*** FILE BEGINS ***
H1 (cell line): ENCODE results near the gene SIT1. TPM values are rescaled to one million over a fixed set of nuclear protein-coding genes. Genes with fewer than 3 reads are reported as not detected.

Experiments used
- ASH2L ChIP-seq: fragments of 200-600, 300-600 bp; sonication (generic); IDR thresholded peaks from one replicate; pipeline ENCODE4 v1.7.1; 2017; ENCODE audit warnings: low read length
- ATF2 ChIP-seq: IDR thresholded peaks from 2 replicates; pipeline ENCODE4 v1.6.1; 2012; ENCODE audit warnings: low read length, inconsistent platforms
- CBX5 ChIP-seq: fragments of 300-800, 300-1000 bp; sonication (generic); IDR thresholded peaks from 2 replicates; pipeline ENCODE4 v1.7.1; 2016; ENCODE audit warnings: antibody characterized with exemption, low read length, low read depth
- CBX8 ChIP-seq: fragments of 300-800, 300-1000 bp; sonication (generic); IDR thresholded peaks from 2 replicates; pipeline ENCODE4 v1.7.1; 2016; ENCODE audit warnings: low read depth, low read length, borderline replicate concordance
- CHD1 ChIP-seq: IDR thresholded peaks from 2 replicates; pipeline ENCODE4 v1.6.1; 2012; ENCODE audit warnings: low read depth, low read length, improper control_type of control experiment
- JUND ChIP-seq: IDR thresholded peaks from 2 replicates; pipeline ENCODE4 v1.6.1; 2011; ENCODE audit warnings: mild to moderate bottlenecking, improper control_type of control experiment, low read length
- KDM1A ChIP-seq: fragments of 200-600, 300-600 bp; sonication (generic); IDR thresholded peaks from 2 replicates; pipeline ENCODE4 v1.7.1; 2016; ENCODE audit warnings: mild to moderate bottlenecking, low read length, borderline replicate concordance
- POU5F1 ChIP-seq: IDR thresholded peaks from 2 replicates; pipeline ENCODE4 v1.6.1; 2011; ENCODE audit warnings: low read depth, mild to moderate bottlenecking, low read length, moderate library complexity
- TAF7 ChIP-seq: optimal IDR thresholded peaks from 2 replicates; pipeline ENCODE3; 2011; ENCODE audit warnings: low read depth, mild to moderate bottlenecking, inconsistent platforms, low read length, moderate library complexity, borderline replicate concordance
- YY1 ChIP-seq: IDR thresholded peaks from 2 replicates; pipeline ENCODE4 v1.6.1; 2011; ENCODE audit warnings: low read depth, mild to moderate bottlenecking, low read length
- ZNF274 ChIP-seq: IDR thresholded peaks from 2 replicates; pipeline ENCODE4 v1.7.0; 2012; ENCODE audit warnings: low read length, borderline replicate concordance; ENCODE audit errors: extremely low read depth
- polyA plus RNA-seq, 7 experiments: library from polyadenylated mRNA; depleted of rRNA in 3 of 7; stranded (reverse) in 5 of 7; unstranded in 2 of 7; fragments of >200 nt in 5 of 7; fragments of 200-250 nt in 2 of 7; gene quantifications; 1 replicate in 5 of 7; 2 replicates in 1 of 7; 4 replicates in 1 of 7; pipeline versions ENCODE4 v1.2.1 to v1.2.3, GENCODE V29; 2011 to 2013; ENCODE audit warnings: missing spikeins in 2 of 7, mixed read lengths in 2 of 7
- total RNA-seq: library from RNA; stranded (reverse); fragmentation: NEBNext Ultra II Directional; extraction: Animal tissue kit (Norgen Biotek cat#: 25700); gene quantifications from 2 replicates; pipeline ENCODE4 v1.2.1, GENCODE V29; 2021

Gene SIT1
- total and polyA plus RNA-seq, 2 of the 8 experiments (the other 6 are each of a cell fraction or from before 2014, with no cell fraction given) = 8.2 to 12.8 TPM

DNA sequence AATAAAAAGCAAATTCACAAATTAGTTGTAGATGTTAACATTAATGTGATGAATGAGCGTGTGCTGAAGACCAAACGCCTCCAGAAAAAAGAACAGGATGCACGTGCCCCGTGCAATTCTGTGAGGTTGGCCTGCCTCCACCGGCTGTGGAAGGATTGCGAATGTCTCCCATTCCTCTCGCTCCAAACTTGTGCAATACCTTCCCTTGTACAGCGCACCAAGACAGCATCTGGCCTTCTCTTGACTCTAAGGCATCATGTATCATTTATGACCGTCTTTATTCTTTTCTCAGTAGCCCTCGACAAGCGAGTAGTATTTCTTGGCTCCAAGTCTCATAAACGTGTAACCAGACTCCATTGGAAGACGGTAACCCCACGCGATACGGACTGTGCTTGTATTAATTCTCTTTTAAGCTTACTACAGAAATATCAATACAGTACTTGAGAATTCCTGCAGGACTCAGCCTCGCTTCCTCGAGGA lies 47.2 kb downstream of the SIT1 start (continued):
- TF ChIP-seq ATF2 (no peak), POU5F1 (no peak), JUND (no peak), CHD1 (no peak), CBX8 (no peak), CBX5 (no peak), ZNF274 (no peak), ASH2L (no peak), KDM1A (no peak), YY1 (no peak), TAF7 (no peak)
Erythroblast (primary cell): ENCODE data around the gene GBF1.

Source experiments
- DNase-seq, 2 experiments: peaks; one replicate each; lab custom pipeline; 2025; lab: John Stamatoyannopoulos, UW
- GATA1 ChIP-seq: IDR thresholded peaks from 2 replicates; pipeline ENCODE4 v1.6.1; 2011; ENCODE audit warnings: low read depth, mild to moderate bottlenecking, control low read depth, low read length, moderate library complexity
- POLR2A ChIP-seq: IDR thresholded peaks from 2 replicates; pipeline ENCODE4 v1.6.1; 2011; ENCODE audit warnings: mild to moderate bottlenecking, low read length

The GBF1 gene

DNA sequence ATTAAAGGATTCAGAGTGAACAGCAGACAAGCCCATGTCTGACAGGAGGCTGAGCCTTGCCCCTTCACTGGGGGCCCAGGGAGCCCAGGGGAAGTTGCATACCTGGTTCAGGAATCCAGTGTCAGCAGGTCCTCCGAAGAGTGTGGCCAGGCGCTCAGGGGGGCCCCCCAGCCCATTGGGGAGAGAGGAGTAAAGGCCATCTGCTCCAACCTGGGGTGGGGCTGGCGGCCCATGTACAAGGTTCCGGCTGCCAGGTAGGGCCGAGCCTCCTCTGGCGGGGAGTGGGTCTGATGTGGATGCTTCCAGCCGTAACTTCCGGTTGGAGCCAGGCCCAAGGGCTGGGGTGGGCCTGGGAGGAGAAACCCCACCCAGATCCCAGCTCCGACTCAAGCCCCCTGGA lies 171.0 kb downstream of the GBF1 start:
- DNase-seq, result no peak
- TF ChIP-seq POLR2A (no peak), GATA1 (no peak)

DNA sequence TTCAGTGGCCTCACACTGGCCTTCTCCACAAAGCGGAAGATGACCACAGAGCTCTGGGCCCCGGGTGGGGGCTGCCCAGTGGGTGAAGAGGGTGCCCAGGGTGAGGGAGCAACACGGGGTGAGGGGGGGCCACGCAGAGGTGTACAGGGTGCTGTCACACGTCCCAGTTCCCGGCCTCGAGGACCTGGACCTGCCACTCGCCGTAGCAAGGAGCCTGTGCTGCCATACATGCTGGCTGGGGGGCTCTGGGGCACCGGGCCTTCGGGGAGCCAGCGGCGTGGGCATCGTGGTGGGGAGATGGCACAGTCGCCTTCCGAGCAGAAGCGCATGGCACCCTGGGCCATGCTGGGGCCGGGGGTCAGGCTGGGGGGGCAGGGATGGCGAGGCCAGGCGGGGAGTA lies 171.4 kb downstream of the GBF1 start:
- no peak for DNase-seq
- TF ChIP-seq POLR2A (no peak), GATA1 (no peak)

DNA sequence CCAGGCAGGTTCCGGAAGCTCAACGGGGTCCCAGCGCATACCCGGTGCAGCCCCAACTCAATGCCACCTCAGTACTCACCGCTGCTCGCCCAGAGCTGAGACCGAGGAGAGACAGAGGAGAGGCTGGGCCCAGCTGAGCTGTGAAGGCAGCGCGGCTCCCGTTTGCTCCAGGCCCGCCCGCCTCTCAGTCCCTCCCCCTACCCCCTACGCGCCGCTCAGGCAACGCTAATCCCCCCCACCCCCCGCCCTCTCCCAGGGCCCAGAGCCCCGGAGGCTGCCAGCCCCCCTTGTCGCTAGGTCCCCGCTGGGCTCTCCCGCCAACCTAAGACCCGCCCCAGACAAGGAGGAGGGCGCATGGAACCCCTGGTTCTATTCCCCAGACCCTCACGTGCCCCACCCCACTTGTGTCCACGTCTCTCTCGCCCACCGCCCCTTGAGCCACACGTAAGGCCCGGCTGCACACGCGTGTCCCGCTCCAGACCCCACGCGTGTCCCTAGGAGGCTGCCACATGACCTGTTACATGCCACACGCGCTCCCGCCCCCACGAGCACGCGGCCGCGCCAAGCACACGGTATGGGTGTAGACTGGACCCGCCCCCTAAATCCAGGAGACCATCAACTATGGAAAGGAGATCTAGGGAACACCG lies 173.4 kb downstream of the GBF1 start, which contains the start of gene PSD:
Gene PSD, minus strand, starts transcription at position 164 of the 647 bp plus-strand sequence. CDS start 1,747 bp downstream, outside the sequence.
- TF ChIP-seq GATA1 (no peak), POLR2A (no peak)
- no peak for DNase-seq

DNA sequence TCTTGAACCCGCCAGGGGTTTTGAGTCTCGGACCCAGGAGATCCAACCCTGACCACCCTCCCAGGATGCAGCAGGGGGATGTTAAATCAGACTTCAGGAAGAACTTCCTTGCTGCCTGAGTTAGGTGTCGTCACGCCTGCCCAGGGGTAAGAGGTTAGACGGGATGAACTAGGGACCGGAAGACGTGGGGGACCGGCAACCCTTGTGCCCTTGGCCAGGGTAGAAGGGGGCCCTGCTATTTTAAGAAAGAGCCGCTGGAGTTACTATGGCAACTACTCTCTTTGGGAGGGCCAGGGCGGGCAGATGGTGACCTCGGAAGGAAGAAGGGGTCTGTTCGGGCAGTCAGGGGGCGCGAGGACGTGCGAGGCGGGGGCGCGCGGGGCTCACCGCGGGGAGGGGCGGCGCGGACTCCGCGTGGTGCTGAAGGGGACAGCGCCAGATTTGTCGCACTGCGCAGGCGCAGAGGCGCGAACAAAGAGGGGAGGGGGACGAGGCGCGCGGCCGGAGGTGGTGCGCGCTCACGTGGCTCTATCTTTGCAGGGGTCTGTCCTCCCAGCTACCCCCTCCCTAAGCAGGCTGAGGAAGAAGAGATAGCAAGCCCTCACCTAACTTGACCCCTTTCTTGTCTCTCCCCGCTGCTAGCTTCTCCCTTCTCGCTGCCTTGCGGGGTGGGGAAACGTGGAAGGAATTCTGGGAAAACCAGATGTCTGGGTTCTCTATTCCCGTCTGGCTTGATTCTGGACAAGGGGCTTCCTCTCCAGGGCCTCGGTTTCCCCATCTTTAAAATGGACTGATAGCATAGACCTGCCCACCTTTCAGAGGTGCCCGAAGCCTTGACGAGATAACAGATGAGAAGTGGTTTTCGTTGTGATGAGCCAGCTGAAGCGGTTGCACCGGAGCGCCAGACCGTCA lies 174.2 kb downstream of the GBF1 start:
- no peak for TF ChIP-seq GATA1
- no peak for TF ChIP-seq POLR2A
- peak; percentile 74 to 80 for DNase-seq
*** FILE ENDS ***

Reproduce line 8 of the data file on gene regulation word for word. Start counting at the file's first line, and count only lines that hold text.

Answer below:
- JUND ChIP-seq: IDR thresholded peaks from 2 replicates; pipeline ENCODE4 v1.6.1; 2011; ENCODE audit warnings: mild to moderate bottlenecking, improper control_type of control experiment, low read length